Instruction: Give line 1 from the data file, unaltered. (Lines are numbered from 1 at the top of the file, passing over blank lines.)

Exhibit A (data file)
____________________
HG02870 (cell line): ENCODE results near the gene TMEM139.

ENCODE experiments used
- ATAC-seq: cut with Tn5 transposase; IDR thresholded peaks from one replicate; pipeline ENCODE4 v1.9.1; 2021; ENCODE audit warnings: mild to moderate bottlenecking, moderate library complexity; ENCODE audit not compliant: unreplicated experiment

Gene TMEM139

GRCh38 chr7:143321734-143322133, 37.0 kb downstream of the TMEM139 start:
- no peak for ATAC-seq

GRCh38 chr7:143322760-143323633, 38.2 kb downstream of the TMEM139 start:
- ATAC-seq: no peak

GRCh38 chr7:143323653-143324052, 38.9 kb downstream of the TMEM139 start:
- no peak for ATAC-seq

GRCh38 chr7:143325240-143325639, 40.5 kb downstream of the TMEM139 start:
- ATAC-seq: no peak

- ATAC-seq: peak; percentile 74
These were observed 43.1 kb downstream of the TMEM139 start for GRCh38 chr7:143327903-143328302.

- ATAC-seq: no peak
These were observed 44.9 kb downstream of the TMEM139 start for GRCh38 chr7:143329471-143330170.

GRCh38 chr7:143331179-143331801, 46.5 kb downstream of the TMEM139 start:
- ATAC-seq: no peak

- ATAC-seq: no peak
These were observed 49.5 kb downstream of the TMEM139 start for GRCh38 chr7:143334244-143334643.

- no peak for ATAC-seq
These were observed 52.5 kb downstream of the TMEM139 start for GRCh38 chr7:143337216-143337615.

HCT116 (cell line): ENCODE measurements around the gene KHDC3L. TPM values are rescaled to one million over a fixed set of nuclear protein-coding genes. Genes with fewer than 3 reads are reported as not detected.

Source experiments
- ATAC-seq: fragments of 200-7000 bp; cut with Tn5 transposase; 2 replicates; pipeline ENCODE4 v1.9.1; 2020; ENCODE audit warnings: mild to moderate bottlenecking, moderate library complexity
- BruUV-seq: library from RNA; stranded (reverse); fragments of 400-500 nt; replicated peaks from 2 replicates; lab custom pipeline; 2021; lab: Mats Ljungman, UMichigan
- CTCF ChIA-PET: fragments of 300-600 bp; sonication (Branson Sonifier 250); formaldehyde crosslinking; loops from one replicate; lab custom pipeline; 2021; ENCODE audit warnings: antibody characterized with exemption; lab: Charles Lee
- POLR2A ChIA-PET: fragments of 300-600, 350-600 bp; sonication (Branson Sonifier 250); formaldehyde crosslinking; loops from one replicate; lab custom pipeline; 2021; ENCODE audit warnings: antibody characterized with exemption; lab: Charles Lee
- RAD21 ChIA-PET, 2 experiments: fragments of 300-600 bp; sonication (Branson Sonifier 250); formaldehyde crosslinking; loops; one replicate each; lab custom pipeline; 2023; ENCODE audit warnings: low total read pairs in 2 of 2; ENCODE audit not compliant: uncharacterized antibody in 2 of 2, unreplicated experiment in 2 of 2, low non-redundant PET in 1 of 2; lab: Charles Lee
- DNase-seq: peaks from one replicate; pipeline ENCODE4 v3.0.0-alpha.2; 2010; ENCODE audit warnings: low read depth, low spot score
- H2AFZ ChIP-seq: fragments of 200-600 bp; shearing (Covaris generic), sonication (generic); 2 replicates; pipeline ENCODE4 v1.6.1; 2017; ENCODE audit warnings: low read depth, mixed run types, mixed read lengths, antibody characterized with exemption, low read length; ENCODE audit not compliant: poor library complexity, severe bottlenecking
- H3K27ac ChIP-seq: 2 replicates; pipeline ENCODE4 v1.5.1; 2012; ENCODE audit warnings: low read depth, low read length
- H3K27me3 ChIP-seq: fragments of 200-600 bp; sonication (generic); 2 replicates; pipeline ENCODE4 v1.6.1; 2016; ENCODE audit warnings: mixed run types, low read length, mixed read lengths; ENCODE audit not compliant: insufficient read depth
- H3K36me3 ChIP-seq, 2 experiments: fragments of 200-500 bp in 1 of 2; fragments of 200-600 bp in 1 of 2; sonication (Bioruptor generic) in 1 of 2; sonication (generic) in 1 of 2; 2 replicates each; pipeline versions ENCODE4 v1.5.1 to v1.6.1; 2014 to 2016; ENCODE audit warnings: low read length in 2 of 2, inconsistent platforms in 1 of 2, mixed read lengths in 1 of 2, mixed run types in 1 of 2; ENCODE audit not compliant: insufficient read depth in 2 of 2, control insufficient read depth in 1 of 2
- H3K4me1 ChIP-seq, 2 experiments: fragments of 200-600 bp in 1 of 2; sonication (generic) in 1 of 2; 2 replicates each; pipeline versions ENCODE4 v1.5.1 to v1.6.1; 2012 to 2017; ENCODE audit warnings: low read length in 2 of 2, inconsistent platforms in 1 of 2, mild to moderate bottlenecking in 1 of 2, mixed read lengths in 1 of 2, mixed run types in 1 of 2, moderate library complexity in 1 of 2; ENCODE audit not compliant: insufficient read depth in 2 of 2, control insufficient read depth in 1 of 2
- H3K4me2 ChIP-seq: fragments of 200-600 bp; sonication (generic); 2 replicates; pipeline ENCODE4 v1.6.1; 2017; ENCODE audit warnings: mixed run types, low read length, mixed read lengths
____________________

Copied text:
HG02870 (cell line): ENCODE results near the gene TMEM139.